These are a few starting points for interesting and websites about Fake News and information literacy pertaining to the subject. Please check in for periodic updates. Please log in with your URegina information as prompted.
A 2012 survey conducted by the Pew Research Center found that 62% of American adults viewed news items on social media, such as Facebook and Twitter.
With the internet's ability to rapidly spread information (and misinformation), fake news is on the rise. Disreputable websites generate false reports and "click-bait" in order to promote a particular ideology and/or to make money. Other sites that are meant to entertain with humour and satire (eg. The Onion) are often wrongly taken as serious news sites.
Melissa Zimdars, a professor of communication and media from Merrimack College, has compiled a list of news sources to beware of. This list includes sites that are deliberately false or misleading, those that may share misinformation, those that generate "click-bait", and those that are satire. In all cases, view articles with a critical eye and look for other, reputable sources to confirm the information presented.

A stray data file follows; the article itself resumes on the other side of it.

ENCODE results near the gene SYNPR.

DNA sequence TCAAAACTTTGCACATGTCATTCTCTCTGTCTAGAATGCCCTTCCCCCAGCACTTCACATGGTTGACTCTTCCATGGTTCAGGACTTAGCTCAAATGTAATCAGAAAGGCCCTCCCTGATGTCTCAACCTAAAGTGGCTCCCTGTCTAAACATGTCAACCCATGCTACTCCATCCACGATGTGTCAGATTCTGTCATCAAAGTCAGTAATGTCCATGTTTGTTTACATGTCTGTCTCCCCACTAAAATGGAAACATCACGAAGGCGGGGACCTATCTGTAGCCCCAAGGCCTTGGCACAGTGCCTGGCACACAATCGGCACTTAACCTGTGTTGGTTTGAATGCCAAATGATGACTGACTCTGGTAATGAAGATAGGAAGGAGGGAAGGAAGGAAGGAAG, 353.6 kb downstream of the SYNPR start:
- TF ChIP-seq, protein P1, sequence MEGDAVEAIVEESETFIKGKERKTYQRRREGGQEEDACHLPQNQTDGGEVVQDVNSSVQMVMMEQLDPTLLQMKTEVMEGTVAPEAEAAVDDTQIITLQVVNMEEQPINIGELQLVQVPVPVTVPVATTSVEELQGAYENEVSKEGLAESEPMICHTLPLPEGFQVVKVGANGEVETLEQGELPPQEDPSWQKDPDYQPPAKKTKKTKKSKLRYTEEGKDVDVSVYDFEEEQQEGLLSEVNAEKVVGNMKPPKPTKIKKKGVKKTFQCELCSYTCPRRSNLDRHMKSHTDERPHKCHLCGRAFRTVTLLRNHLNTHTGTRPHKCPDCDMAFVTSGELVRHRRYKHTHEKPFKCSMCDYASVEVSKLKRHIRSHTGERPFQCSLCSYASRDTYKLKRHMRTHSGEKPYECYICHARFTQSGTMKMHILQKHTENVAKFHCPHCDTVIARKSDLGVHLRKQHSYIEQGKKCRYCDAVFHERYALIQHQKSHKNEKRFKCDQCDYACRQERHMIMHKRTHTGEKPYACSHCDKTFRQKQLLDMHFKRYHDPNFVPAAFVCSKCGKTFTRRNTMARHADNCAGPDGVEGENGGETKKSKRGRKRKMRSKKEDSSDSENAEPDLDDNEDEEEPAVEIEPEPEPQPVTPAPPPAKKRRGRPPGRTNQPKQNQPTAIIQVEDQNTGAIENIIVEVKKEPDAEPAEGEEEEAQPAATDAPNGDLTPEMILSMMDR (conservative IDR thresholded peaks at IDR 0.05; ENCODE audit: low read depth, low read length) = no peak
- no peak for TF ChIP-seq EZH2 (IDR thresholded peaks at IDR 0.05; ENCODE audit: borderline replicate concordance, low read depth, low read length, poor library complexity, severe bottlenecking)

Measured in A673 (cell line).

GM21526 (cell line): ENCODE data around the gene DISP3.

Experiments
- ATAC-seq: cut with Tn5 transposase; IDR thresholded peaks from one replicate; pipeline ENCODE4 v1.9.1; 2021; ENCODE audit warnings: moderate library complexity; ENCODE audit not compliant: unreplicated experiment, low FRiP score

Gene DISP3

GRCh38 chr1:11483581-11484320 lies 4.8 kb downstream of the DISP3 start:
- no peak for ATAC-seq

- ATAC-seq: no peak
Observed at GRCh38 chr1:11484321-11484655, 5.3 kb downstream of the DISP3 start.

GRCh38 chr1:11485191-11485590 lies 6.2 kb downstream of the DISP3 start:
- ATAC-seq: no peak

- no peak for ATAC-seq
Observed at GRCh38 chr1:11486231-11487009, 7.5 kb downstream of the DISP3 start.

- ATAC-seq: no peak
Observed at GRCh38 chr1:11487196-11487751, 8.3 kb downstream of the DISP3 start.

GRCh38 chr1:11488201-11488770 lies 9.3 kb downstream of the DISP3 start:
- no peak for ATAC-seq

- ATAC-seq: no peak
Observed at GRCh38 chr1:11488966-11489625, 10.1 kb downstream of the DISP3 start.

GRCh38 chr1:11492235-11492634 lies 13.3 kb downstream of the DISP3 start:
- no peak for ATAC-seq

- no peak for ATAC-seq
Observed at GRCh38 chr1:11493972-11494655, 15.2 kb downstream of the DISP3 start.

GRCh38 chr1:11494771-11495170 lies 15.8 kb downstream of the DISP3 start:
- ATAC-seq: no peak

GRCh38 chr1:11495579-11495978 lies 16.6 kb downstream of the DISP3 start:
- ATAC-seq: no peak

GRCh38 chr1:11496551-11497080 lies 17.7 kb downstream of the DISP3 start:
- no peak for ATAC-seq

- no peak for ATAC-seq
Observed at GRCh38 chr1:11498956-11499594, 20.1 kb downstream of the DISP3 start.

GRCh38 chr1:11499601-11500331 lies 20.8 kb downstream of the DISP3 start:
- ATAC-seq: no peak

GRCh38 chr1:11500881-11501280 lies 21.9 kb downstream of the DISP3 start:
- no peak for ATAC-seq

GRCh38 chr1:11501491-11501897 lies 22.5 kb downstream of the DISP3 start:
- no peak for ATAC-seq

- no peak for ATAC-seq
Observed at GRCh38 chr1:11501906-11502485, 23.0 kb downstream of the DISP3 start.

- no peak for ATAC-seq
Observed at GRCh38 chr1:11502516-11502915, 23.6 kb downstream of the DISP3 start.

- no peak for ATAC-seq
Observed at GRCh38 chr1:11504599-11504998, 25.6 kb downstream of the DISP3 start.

A bit about bias...
While some news may not necessarily be fake, it may be presented in a biased manner to support a particular ideology. It's important to be able to recognize if your news source is neutral or biased. Does the source simply present the facts, or does it use emotional language and rhetoric? Are the headlines sensational? Do they evoke an emotional response from you? (It's also important to be aware of your own bias!)
There are websites that can help you determine whether or not a news source is prone to bias. Two of these are:
Media Bias/Fact Check - an independent, searchable media database that has analyzed over 1600 news sources for bias and reliability.
AllSides - AllSides argues that "unbiased news does not exist." Its aim is to present the daily news from a wide variety of sources, and identify whether that source comes from the left, right, or center of the political spectrum. It exposes the reader to viewpoints they might not normally see because of their own personal bias or filter bubbles.
Pictures are powerful, but they don't always tell the truth. They can be altered, faked, or misused (eg. used out of their original context). There are tools available to help you determine the veracity of images you see on the web: